Ali Qapu is located on the western side of the Naqsh e Jahan Square, opposite to Sheikh Lotfollah Mosque, and had been originally designed as a vast portal. It is forty-eight meters high and there are six floors, each accessible by a difficult spiral staircase. In the sixth floor, Music Hall, deep circular niches are found in the walls, having not only aesthetic value, but also acoustic.
The name Ali Qapu, from Persian ‘Ālī (meaning “imperial” or “great”), and Azerbaijani Qāpū (meaning “gate”), was given to this place as it was right at the entrance to the Safavid palaces which stretched from the Naqsh e Jahan Square to the Chahar Baq Boulevard. The building, another wonderful Safavid edifice, was built by decree of Shah Abbas I in the early seventeenth century. It was here that the great monarch used to entertain noble visitors, and foreign ambassadors. Shah Abbas, here for the first time, celebrated the Nowruz (Iranian New Year) of 1006 AH / 1597 C.E.
Ali Qapu is rich in naturalistic wall paintings by Reza Abbasi, the court painter of Shah Abbas I, and his pupils. There are floral, animal, and bird motifs in his works. The highly ornamented doors and windows of the palace have almost all been pillaged at times of social anarchy. Only one window on the third floor has escaped the ravages of time. Ali Qapu was repaired and restored substantially during the reign of Shah Sultan Hussein, the last Safavid ruler, but fell into a dreadful state of dilapidation again during the short reign of invading Afghans. Under the reign of Nasir ol Din Shah e Qajar (1848–96), the Safavid cornices and floral tiles above the portal were replaced by tiles bearing inscriptions.
Shah Abbas II was enthusiastic about the embellishment and perfection of Ali Qapu. His chief contribution was given to the magnificent hall, the constructures on the third floor. The 18 columns of the hall are covered with mirrors and its ceiling is decorated with great paintings.
The chancellery was stationed on the first floor. On the sixth, the royal reception and banquets were held. The largest rooms are found on this floor. The stucco decoration of the banquet hall abounds in motif of various vessels and cups. The sixth floor was popularly called the Music Hall. Here various ensembles performed music and sang songs.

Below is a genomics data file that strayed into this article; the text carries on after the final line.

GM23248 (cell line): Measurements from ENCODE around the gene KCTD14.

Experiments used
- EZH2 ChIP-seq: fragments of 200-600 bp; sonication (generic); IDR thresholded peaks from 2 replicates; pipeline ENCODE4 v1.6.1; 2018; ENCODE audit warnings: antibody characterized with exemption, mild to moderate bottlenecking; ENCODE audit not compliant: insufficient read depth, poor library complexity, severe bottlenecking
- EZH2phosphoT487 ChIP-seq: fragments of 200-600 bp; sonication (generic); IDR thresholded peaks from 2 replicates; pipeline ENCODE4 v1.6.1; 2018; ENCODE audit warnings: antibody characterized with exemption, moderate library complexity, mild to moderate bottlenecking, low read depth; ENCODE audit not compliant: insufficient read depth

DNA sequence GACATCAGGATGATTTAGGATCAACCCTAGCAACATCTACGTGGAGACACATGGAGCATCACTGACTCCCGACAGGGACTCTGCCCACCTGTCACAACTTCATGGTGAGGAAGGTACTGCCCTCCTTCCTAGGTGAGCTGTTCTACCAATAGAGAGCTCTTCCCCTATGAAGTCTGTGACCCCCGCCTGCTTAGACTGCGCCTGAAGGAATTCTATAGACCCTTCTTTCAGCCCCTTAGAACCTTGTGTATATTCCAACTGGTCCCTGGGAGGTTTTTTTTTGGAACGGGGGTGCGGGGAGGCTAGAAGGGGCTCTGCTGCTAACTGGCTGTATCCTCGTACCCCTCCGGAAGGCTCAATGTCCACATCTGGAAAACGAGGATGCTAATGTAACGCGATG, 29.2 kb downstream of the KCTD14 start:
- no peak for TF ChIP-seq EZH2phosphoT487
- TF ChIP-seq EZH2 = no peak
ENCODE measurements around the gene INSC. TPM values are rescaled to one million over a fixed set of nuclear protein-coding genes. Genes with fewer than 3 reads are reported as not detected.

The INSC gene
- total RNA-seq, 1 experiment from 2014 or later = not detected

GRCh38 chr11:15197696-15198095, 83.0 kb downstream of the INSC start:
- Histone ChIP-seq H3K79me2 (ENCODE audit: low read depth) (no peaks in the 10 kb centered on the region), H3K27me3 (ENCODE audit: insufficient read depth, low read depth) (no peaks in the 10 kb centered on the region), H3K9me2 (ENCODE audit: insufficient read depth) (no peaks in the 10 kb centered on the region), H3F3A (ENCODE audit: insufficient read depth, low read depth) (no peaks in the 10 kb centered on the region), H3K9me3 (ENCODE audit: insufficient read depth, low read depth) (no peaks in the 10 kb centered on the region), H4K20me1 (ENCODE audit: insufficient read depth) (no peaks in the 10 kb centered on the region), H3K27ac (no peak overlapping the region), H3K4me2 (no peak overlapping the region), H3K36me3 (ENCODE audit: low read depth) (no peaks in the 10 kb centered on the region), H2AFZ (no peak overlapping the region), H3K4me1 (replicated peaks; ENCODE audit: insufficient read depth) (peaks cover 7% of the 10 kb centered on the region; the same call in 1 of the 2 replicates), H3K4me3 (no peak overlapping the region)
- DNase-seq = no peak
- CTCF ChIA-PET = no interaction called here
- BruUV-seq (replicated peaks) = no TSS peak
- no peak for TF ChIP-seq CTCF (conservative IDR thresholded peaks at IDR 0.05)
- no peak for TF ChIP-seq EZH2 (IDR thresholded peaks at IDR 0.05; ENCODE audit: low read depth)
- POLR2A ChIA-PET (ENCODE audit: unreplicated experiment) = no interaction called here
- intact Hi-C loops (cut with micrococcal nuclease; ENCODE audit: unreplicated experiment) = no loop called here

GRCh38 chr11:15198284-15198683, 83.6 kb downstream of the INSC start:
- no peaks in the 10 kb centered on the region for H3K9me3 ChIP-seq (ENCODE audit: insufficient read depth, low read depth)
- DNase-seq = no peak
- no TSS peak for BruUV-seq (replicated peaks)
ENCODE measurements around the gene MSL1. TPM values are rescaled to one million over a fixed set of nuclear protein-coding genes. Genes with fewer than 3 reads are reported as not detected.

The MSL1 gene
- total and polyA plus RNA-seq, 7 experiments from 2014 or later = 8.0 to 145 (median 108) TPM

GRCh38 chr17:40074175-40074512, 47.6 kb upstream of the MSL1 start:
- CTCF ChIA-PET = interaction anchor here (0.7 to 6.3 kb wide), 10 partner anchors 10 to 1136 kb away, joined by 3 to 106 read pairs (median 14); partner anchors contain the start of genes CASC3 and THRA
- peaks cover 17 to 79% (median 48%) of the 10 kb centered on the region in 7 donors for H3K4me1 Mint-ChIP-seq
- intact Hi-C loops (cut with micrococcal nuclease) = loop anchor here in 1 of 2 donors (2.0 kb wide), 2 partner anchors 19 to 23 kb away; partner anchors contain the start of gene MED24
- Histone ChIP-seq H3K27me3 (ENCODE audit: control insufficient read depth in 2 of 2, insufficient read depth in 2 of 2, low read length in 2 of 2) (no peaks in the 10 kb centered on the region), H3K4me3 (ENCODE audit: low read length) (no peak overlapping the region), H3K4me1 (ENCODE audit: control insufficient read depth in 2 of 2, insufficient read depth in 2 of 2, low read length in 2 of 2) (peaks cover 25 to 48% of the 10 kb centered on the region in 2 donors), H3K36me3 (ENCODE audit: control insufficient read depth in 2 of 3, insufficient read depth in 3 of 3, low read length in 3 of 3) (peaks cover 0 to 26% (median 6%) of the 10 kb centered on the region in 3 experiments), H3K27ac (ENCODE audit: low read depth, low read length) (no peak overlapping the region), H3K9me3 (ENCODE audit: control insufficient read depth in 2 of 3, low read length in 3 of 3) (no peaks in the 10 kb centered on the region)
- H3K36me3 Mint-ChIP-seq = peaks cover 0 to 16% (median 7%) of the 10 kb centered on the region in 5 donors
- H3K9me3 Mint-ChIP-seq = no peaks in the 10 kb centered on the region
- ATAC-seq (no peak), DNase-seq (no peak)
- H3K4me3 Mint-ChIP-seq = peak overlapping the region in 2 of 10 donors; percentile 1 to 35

From the upper galleries, the Safavid ruler watched Chowgan (polo), maneuvers and the horse-racing opposite the square of Naqsh e Jahan.
The palace is depicted on the reverse of the Iranian 20,000 rials banknote. Actually, the palace is depicted on the reverse of the Iranian 20 rials banknote series 1953.
The Ali Qapu has multiple connotations, but generally connotes entrance or supreme gate to the complex of palaces and public buildings of the Safavi Government.
Ali Qapu’s building was founded in several stages, beginning from a building with a single gate, with entrance to the government building complex, and gradually developed, ending in the existing shape. The period of the development, with intervals, lasted approximately seventy years.
First Stage: The initial building acting as entrance to the complex was in cubical shape and in two stories, with dimensions measuring 20 x 19 meter and 13 meter high.
Second Stage: Foundation of the upper hall, built on the entrance vestibule, with cubical shape, over the initial cubic shape structure with the same height in two visible stories.
Third Stage: Foundation of the fifth story, the Music Amphitheater or the Music Hall, built on the lower hall, using the central room for sky light, and thus the vertical extension being emphasized.
Fourth Stage: Foundation of the eastern verandah or pavilion advancing towards the square, supported by the tower shaped building. By foundation of this verandah, the entrance vestibule was extended along the main gate and passage to the market, perpendicular to the eastern flank of the building.
Fifth Stage: Foundation of the wooden ceiling of the balcony, supported by 18 wooden columns, and contemporaneous with erection of the ceiling, an additional stairway of the southern flank was founded and was called the Kingly Stairway.
Sixth Stage: During this stage, a water tower was built in the northern flank for provision of water for the copper pool of the columned balcony. Plaster decorations in reception story and the Music Hall.
The room on the sixth floor is also decorated with plaster-work, representing pots and vessels and one is famous as the music and sound room. It is certainly well worth visiting for the cut out decorations round the room, which represent a considerable artistic feat. These cut out shapes were not placed there to act as cupboards; the stucco-work is most delicate and falls to pieces at the highest touch. So we conclude that it was placed in position in these rooms for ornament and decoration. The rooms were used for private parties and for the king’s musicians, and these hollow places in the walls retained the echoes and produced the sounds of the singing and musical instruments clearly in all parts.
The decoration of the large room on the third floor which opens out on the large pillared hall, and which was used by Shah Abbas for entertaining his official guests, is the most interesting. Fortunately, the ceilings, on which birds are depicted in their natural colors, have remained without interference in their original state from Safavid times, and these are the best roofs in the building.